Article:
Steve Jobs takes us behind the scenes of the digital revolution, to paint a portrait of the man at its epicenter. The story unfolds backstage at three iconic product launches, ending in 1998 with the unveiling of the iMac.
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John Lee Hancock
John Carroll Lynch
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His passion and ingenuity have been the driving force behind the digital age. However his drive to revolutionize technology was sacrificial. Ultimately it affected his family life and possibly his health. In this revealing film we explore the trials and triumphs of a modern day genius, the late CEO of Apple inc. Steven Paul Jobs.Written by
First film by Danny Boyle not to be DP'd by Anthony Dod Mantle since Sunshine (2007). Though this is due to the influence of 20th Centuary Fox, who hired majority of the behind the scenes staff (including Boyle) years before production began. Boyle and Mantle would later immediately reunite 6 months later with T2 Trainspotting (2017). See more »
(around 26 and 37 minutes) Recent modeled cars can be seen driving by on streets in some scenes as opposed to the ones during the time periods of 1984 and 1988. See more »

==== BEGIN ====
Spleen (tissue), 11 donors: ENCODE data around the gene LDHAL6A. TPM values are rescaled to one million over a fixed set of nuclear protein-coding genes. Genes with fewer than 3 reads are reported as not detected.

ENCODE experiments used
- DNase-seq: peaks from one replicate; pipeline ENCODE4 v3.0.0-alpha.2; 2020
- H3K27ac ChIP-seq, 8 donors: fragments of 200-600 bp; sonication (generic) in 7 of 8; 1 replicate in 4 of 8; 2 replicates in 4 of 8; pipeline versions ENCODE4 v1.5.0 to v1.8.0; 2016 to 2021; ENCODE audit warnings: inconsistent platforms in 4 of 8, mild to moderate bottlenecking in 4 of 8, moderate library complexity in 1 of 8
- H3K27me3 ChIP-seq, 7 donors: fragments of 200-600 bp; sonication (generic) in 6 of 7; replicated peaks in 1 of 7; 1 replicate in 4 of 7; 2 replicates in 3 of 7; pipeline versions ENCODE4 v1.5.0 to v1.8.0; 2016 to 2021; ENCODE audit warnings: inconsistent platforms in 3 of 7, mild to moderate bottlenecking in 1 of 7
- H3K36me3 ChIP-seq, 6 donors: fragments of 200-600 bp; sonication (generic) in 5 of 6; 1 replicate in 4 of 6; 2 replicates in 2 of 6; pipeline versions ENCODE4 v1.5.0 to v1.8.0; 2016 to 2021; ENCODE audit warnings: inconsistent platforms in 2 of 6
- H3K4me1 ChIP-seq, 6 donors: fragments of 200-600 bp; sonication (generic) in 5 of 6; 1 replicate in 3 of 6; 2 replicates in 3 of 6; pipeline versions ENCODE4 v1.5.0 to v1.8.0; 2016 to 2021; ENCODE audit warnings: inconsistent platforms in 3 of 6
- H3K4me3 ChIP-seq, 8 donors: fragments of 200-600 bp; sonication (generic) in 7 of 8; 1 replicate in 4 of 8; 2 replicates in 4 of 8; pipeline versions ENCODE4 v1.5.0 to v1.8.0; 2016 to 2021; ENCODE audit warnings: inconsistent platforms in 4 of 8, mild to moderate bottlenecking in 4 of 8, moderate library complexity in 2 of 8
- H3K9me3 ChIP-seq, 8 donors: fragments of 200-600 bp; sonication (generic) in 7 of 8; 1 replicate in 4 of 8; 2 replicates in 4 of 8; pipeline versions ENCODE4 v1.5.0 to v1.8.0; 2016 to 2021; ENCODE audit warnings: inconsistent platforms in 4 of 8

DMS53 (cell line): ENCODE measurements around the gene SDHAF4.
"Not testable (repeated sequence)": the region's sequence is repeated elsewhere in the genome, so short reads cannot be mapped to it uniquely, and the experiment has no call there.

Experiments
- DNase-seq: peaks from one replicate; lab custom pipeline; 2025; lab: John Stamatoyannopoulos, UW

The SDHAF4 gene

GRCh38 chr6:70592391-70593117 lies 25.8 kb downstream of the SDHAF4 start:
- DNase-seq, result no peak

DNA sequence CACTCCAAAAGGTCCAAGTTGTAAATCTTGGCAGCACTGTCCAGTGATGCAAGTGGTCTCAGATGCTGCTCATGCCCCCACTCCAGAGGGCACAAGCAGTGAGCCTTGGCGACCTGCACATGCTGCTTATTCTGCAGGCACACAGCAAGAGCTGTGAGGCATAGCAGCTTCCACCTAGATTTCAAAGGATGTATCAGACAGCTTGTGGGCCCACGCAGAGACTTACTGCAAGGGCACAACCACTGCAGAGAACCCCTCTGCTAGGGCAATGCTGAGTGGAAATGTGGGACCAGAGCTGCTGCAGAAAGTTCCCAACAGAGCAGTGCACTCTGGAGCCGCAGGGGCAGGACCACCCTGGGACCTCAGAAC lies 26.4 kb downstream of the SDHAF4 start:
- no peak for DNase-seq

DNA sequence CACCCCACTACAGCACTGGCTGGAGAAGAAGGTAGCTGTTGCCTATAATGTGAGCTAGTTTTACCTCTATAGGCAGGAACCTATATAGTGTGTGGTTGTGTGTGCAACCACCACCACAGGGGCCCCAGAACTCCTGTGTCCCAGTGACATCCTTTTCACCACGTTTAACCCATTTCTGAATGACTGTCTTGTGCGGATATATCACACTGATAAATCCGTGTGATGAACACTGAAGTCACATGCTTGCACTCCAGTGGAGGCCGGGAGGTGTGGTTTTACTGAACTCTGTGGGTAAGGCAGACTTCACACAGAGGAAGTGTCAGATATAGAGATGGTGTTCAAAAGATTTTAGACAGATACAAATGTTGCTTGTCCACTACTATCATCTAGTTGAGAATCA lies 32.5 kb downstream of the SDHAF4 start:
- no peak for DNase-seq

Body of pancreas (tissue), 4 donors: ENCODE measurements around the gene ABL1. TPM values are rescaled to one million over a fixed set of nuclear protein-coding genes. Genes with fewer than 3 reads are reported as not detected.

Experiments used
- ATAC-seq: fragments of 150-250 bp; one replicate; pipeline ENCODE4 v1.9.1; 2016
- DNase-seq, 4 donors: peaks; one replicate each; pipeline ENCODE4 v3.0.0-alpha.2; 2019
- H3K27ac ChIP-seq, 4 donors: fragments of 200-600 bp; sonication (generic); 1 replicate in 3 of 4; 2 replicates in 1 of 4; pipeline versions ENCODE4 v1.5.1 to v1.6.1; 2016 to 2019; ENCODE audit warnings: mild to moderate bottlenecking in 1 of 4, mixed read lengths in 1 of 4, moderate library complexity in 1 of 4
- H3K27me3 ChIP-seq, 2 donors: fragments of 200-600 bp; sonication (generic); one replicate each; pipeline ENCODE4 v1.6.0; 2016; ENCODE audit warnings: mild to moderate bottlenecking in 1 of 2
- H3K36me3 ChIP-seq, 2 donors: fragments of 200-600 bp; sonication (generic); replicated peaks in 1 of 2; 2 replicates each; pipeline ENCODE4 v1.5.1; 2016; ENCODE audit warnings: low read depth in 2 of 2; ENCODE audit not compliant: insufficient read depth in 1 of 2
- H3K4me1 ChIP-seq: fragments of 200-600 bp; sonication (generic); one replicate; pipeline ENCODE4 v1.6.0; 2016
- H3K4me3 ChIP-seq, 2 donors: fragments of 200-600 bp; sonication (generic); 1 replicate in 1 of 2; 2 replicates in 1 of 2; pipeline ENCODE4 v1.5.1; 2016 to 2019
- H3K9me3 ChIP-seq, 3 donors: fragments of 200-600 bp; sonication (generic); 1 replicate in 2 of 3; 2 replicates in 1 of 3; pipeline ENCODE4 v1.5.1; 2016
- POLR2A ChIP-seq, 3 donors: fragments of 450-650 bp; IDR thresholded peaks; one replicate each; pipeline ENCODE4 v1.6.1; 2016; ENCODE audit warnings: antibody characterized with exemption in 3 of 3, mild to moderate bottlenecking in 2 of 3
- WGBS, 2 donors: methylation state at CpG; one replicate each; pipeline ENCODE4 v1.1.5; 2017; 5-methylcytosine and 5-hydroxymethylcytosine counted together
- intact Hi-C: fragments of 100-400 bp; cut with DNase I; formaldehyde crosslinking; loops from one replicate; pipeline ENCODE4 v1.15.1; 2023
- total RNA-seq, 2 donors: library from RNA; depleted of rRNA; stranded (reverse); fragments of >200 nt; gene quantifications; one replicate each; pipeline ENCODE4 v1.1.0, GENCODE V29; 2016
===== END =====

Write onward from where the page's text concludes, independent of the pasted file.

According to technology reporters such as John Dvorak and Leo Laporte (both "old school" ones, who personally lived many of the events portrayed in this film), it seems that Steve Jobs is more fiction than reality; fortunately, it's a perfectly acted, well written and solidly directed fiction, all of which is conjugated with each other in order to compensate its curious narrative decisions. But, does it really offer us a "real" vision of the genuine Steve Jobs? Probably not; for that, there are numerous books and documentaries. What screenwriter Aaron Sorkin attempted was capturing the essence of the man and his moment in time, examining his nature through the interaction with friends, relatives and colleagues during three stressful moments. As I said, "curious narrative decisions"... but with an interesting result. The unusual structure designed by Sorkin requires an excessive chronological manipulation, suggesting the fact that all the personal and labor problems from Jobs exploited (or were solved) in the previous minutes to his famous presentations... not only once, but three times. Even Jobs himself mentions that (well, the idealized version brilliantly played by Michael Fassbender), but that doesn't excuse the forced narrative juggling of the screenplay. Fortunately, the whole cast makes an exceptional work, transcending those tricks and bringing fluid and absolutely credible performances. Besides, Steve Jobs precisely captures the ideological separation and fraternal compatibility between Jobs and Steve Wozniak, the adored patron saint of hackers who knew what people wanted... but not what they needed. That's where Jobs shined... imposing his taste and will on the consumers, even though many years went by before the economic success validated that arrogant attitude. In conclusion, I don't think Steve Jobs works as an apocryphal History lesson about the digital revolution we currently enjoy/suffer; however, I found it quite an interesting biopic, not only due to the phenomenal performances and Danny Boyle's elegant direction, but also because of its intentional rejection of the biographical clichés which almost always feel superficial and incomplete. Sometimes, the fragments of a portrait end up being more interesting than the whole picture. Nevertheless, my indifference for the Apple products remains.
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